Under Sir Keir Starmer, who is a decidedly smarter choice of leader, the Labor Party has still failed to come up with a credible opposition to the government.
An important part of the answer is that the dramatic rise in support for the Tories in 2019 has come mainly from the traditional pro-Brexit Labor hotbeds in the north of England is an important part of the answer.
Gaining the support of these regions to secure Brexit in January 2020 was one thing; keeping such support in the next election is a whole other challenge. But the weakness of the Labor Party offers the government a window of opportunity.
If he can offer borrowed Labor voters what Labor should offer, he could stand a chance of retaining his vast majority in the next election.
And with traditional Tory voters having nowhere to go, the government probably thinks it can overlook their priorities and believe they will vote blue in 2023 anyway.
Polls over the next few weeks, once the public has a chance to digest the policies emerging from the ongoing Labor Party conference, could test this logic.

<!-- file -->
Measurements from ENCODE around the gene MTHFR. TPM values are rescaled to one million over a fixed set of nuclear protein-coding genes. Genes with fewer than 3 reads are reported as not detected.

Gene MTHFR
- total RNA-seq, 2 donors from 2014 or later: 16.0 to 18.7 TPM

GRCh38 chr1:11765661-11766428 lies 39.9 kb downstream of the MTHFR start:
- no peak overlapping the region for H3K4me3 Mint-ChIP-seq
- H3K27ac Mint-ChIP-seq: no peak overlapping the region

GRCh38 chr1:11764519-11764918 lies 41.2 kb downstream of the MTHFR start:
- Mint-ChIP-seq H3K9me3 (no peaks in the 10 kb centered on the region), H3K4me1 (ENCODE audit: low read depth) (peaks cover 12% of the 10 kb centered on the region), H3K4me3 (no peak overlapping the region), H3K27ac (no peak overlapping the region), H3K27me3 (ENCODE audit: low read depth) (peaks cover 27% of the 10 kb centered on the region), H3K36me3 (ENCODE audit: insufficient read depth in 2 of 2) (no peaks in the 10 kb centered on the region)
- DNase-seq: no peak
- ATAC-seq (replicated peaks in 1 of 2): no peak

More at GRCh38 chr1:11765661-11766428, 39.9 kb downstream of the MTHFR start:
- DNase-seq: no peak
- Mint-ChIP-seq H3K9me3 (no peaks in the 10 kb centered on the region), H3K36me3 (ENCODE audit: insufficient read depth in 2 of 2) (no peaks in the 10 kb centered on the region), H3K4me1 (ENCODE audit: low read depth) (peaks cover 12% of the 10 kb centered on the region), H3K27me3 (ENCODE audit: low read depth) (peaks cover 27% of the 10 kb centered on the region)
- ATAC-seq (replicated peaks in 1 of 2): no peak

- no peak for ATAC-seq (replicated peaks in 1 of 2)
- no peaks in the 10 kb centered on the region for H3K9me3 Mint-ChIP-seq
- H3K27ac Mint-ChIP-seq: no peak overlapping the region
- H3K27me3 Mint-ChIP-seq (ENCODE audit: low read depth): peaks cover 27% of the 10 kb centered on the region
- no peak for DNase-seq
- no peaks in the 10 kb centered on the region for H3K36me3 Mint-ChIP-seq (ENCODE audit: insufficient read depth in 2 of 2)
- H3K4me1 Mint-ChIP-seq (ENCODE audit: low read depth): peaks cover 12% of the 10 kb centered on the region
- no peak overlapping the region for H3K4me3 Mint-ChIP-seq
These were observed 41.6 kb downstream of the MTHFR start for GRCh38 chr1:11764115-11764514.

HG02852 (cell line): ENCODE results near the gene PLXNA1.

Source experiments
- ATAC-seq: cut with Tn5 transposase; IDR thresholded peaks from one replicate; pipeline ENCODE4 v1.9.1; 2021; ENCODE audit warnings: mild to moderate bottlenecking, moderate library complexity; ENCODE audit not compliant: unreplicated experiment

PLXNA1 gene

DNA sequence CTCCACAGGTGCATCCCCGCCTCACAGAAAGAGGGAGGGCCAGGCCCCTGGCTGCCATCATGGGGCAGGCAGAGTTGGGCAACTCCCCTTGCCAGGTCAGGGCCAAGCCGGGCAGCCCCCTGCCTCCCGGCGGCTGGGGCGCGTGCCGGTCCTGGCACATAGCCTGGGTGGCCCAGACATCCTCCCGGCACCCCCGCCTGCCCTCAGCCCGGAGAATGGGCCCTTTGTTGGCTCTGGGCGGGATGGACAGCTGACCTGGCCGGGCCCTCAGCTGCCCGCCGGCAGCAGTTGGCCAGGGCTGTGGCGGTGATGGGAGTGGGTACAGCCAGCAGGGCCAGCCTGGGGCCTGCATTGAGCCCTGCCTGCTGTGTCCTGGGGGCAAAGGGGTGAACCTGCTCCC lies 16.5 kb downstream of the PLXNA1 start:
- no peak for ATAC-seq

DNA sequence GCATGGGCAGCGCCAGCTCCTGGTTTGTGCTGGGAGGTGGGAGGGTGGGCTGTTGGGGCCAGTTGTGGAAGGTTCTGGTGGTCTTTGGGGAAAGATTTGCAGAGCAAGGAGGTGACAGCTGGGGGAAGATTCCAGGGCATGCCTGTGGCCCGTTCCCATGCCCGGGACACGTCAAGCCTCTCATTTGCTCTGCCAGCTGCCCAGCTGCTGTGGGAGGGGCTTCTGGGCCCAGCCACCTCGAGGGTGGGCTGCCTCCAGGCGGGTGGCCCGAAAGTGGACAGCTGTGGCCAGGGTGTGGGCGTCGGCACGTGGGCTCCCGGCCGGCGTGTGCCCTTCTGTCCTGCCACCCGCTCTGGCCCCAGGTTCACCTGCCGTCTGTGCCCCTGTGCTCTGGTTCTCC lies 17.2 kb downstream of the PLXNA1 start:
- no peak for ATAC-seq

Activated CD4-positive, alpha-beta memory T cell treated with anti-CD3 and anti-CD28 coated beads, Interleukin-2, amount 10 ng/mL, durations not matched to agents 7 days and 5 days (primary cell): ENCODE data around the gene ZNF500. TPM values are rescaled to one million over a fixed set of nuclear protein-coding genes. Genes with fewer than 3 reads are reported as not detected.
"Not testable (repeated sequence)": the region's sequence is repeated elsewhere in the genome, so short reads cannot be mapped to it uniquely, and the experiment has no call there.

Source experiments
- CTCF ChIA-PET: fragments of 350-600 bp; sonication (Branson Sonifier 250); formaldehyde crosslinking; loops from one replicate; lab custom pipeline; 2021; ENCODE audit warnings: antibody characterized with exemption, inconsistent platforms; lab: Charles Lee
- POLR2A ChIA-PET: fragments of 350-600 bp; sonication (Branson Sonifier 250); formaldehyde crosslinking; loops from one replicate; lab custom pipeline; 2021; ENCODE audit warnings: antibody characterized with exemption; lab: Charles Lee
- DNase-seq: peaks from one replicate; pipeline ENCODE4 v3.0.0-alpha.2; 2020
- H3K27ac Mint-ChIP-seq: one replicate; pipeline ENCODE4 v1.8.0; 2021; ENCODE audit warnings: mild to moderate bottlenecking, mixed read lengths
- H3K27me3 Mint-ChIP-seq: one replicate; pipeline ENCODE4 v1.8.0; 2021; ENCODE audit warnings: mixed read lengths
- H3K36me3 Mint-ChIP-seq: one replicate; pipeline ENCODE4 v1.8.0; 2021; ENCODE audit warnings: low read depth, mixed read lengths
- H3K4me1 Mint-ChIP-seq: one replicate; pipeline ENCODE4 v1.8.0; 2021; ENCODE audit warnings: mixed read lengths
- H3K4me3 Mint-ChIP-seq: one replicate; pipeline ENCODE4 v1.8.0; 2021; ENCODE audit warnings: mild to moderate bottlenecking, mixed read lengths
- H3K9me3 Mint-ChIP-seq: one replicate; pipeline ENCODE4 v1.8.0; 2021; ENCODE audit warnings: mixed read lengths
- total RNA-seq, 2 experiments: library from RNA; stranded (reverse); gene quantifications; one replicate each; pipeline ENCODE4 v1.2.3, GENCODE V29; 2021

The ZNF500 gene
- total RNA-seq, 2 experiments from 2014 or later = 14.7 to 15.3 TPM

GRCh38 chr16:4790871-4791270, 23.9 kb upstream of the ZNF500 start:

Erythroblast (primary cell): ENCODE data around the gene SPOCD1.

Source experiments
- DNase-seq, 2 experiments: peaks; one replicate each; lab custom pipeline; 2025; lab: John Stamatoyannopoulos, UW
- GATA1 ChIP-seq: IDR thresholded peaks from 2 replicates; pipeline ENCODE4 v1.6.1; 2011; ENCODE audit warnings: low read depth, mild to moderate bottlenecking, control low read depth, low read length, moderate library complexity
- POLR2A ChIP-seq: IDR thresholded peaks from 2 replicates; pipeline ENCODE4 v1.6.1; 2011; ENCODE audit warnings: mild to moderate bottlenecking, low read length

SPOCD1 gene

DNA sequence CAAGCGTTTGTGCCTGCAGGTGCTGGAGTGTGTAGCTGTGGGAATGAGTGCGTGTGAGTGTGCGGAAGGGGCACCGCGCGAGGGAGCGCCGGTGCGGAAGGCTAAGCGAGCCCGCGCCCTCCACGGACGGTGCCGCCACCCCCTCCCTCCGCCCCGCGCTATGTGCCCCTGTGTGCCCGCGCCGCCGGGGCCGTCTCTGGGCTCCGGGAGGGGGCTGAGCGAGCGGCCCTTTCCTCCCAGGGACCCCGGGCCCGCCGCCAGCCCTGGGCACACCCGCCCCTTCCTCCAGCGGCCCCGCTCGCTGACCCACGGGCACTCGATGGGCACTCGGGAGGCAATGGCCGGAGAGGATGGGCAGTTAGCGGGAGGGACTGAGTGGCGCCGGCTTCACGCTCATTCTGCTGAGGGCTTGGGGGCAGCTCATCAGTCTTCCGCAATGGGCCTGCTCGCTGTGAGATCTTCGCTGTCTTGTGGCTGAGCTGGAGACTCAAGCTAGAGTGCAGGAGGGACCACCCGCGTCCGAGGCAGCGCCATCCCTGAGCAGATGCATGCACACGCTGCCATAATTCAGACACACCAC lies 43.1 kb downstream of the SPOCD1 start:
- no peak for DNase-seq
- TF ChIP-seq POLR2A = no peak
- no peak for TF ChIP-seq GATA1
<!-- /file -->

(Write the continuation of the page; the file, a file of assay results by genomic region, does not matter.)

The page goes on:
Right now, however, it all comes down to the fact that the UK only has a Conservative government in name. Of course, in order to retain power, this strategy can work well for the government. However, it is less clear that this is a reasonable saving.
The government, along with those of other major advanced economies, has aggressively spent and expanded the state’s emergency powers since the pandemic struck. It was a sensible and necessary response to a serious global health crisis.
As the pandemic subsides, the government should determine which overgrown parts of the state can be pruned. But just as Labor soon pulls itself together, such an outcome seems highly unlikely.